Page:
New diagnostic tool for femoral osteoporosis improves the efficacy and viability of current methods

3D-DXA-FE modeling pipeline; starting from an AP DXA scan of femur, estimation of 3D-DXA models, generation of hexahedral FE mesh, and simulation of sideways fall loading scenario. Credit: Muhammad Qasim, Mirella López Picazo, Carlos Ruiz Wills, Jérôme Noailly, Silvana Di Gregorio, Luis Miguel Del Río Barquero, Jorge Malouf Sierra, Ludovic Humbert.

Osteoporosis can be detected and prevented more effectively thanks to a new diagnostic tool created by a team made up of researchers from the UPF BCN MedTech unit, the companies 3D-Shaper Medical and CETIR Medical Group, and Hospital de la Santa Creu i Sant Pau.

This public-private collaboration has given rise to the design of a new tool to calculate the risk of fracture due to femoral osteoporosis, from a biomechanics approach—which studies the mechanical structures of living beings such as those that account for the movement of the body—with implementation costs that make its application feasible in clinical practice.

This tool uses statistical methods to generate three-dimensional images of the femur, developed by 3D-Shaper Medical, with biomechanical simulations developed with BCN MedTech (UPF). As a starting point for applying statistical methods, the new tool uses 2D images obtained from the most widespread method for the clinical diagnosis of osteoporosis today (DXA).

It should be kept in mind that currently, the most widespread diagnostic tools are based on two-dimensional images, which do not adequately capture the density of the trabecular and cortical compartments of the bone. This is essential to assess bone strength and prevent possible fractures.

The research behind the new diagnostic method has recently been disclosed in an article published in Journal of Clinical Densitometry.

Why is there a need to improve current methods?

Today, the most widespread method used to diagnose femoral osteoporosis is so-called dual-energy X-ray absorptiometry (DXA). This technique enables determining the mineral density of bone tissue based on the amount of radiation it can absorb. Indeed, osteoporosis is linked to a loss of bone density, which decreases bone strength and increases the risk of fracture.

This method, which yields two-dimensional images, has limitations for determining the volumetric distribution of mineral density—which must be three-dimensional—which is essential to examine bone strength and improve fracture prevention carefully.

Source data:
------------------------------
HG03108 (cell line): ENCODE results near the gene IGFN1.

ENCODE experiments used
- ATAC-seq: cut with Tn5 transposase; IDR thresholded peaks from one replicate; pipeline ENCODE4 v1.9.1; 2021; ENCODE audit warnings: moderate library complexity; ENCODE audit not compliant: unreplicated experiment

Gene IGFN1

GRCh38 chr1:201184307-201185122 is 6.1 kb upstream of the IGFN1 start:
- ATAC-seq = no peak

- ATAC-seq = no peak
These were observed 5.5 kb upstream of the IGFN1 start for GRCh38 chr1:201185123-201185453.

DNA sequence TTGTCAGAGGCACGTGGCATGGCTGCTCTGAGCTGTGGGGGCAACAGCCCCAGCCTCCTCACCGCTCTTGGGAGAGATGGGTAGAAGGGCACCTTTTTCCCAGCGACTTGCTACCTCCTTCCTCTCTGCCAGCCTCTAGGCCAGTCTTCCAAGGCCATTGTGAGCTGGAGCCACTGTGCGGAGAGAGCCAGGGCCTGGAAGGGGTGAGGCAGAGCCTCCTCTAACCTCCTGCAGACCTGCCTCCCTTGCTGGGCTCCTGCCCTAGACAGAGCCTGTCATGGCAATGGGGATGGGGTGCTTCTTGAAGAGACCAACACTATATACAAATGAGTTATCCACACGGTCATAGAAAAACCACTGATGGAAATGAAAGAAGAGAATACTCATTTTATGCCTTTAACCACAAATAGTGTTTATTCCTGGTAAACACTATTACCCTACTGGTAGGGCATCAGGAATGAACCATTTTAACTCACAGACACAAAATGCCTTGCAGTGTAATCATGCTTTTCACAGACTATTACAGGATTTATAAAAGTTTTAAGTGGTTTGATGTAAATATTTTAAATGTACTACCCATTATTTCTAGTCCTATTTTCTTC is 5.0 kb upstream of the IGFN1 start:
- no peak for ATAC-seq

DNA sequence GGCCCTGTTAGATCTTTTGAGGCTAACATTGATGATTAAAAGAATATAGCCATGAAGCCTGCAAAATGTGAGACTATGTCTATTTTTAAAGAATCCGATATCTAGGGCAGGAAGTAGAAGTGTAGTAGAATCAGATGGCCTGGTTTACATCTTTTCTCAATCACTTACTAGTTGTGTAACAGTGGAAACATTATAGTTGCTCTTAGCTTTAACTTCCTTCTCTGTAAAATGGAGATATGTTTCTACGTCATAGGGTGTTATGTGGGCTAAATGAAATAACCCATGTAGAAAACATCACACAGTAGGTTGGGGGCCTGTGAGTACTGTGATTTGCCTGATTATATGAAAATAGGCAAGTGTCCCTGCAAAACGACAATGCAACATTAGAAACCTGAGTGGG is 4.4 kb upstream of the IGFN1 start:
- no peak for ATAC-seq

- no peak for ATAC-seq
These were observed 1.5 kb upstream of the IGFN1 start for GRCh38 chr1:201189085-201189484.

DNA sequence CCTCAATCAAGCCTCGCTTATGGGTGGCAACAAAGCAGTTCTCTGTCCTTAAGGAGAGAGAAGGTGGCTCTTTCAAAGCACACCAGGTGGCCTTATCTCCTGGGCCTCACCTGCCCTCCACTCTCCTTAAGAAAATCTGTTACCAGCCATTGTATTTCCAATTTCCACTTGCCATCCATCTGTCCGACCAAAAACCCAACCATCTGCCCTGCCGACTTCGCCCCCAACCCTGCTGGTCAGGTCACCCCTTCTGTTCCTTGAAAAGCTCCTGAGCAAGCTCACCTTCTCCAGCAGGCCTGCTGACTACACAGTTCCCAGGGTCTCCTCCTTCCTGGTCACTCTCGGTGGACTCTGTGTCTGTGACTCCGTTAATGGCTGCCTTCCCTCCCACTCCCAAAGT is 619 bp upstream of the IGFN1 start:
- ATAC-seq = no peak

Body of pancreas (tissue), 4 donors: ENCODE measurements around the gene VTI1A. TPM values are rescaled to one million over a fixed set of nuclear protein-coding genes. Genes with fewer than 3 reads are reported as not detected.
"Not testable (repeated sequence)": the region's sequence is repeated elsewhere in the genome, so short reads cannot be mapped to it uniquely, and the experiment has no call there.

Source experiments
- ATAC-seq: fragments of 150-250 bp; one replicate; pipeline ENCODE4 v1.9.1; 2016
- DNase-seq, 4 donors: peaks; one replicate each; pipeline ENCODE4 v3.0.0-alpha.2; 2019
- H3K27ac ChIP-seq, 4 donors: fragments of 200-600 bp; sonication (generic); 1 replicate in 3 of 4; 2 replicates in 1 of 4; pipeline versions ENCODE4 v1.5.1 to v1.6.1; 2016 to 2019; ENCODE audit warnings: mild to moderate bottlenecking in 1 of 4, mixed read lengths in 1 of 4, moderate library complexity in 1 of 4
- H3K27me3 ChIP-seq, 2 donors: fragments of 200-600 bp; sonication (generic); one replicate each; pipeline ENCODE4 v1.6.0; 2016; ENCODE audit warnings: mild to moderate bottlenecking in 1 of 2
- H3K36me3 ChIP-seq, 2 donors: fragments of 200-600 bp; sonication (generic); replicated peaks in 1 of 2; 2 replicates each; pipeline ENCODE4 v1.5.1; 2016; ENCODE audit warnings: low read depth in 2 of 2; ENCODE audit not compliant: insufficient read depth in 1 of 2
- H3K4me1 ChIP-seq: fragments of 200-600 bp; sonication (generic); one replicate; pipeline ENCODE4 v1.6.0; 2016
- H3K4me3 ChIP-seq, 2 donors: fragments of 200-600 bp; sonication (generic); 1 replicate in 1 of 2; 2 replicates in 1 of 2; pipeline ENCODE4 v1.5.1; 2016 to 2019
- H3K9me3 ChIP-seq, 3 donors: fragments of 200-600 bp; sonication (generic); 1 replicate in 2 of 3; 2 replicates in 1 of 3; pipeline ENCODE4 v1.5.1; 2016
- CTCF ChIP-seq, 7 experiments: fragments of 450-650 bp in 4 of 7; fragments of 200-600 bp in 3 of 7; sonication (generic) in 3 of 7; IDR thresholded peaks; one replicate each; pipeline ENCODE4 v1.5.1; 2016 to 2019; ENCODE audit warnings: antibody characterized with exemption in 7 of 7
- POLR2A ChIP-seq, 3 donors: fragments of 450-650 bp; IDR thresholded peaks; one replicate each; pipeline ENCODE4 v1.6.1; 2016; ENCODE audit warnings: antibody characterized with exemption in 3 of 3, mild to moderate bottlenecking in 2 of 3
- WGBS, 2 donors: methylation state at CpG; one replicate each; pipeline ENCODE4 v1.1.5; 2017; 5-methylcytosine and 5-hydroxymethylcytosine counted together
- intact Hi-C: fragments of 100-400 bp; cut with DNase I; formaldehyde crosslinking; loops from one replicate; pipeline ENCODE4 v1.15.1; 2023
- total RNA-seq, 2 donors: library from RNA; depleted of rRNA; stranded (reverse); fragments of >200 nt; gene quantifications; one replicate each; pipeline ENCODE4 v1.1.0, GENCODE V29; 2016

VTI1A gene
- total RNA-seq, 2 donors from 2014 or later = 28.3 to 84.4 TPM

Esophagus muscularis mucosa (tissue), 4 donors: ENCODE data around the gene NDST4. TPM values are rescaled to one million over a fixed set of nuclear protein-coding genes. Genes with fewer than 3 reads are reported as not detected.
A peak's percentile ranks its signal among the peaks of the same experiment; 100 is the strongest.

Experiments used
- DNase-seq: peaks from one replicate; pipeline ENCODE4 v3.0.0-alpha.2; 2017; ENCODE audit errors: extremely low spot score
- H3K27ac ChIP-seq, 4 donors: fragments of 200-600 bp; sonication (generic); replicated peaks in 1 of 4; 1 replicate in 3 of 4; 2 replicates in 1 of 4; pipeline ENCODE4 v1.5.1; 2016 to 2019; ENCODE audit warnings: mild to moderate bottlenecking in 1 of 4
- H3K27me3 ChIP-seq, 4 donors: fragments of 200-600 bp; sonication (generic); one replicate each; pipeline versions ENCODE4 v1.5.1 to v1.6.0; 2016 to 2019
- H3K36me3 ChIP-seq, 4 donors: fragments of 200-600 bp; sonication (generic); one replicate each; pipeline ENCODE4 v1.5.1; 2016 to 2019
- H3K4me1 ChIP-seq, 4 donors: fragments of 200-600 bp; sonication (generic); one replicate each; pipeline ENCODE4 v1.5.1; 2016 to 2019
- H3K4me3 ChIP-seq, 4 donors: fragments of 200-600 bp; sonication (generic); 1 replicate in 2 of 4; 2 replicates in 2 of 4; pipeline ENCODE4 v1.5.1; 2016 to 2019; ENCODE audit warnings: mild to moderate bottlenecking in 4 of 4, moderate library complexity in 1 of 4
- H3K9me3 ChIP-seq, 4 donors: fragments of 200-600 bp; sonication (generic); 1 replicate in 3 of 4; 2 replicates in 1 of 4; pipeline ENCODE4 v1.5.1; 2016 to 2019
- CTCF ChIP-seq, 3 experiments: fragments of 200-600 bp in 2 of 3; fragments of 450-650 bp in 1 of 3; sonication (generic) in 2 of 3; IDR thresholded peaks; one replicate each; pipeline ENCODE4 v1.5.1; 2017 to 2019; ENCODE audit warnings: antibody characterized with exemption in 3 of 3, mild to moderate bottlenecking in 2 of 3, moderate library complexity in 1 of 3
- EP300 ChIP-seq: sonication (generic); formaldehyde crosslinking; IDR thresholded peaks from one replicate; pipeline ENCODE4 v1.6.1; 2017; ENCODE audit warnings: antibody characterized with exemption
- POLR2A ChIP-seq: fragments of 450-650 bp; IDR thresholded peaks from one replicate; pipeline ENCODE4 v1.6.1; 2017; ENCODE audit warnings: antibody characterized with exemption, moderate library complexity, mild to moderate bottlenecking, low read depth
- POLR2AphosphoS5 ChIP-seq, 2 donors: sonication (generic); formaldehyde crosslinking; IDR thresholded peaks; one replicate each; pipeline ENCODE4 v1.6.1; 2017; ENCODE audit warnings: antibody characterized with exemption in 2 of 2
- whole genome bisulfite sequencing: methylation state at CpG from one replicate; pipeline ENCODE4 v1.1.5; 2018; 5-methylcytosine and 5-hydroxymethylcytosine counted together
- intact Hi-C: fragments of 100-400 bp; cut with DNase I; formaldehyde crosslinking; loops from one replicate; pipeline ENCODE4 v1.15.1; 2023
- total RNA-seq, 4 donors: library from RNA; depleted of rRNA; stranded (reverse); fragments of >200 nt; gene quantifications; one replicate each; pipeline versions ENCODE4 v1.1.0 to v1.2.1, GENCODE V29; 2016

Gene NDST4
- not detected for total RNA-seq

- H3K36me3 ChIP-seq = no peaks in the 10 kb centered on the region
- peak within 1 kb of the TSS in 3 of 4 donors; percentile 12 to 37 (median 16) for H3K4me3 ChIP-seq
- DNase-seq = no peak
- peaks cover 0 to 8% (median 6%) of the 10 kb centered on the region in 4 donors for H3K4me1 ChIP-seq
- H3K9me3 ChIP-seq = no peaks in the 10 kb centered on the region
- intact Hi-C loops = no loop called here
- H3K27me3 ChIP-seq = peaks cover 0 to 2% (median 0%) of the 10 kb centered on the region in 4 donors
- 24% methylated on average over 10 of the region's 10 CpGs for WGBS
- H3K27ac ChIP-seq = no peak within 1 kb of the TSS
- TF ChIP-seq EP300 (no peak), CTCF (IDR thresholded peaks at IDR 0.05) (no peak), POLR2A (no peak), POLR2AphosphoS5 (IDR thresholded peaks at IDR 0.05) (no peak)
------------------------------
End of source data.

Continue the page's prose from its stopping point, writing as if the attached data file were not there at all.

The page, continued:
Another, more advanced method that is scarcely implemented in clinical diagnosis due to the fact that it exposes patients to higher levels of radiation is quantitative computed tomography (QCT). Tomography scans yield detailed images of different internal regions of the body including bone tissue, also using X-rays, but with 3D reconstructions of bone volume.

Previous studies have shown that this 3D capability of QCT makes it a better-prepared technique for estimating bone strength and fracture risk than the conventional 2D-DXA method. In addition, it allows the translation of volumetric information on bone morphology and quality into mechanical information on bone strength.

However, its use has not been extended to clinical practice, not only because it exposes patients to higher doses of radiation but also due to its high cost and because it takes longer to process images obtained by QCT than 2D-DXA images.

The research proposes an effective and feasible method for clinical practice

The new method is based on 3D dual-energy X-ray absorptiometry (3D-DXA), a technique developed by the team at 3D-Shaper Medical based on the research initiated at UPF before the creation of the technology-based company. Essentially, “the new methodology complements and improves DXA with computational and statistical systems that allow estimating the mineral density of the entire bone volume, as well as obtaining detailed three-dimensional images of its shape.”

“It also opens up the possibility of converting this volumetric information into quantitative information on bone strength, based on biomechanical simulations with the finite element method, one of the specialties of the BCN MedTech team,” explains Jérôme Noailly, principal investigator in biomechanics and mechanobiology of this UPF research unit.

3D-DXA uses two-dimensional DXA images onto which an added three-dimensional biomechanical simulation is applied. In this way, results equivalent to those of computed tomography can be obtained since volumetric and geometric measurements are translated into femur resistance capacity results of the scanned subject.

The new tool has the potential to improve current diagnoses that are commonly performed using the conventional DXA method, which is not capacitated to detect up to 50% of patients at high risk of femur fracture.

In fact, the research team as a whole has already tested the effectiveness of 3D-DXA to quantify bone esistance, with a study carried out on 157 patients. Their results improve the prospects of achieving the next step: predicting fracture risk based on DXA images.

More information:
Muhammad Qasim et al, 3D-DXA based finite element modelling for femur strength prediction: evaluation against QCT., Journal of Clinical Densitometry (2024). DOI: 10.1016/j.jocd.2024.101471

Provided by
Universitat Pompeu Fabra – Barcelona

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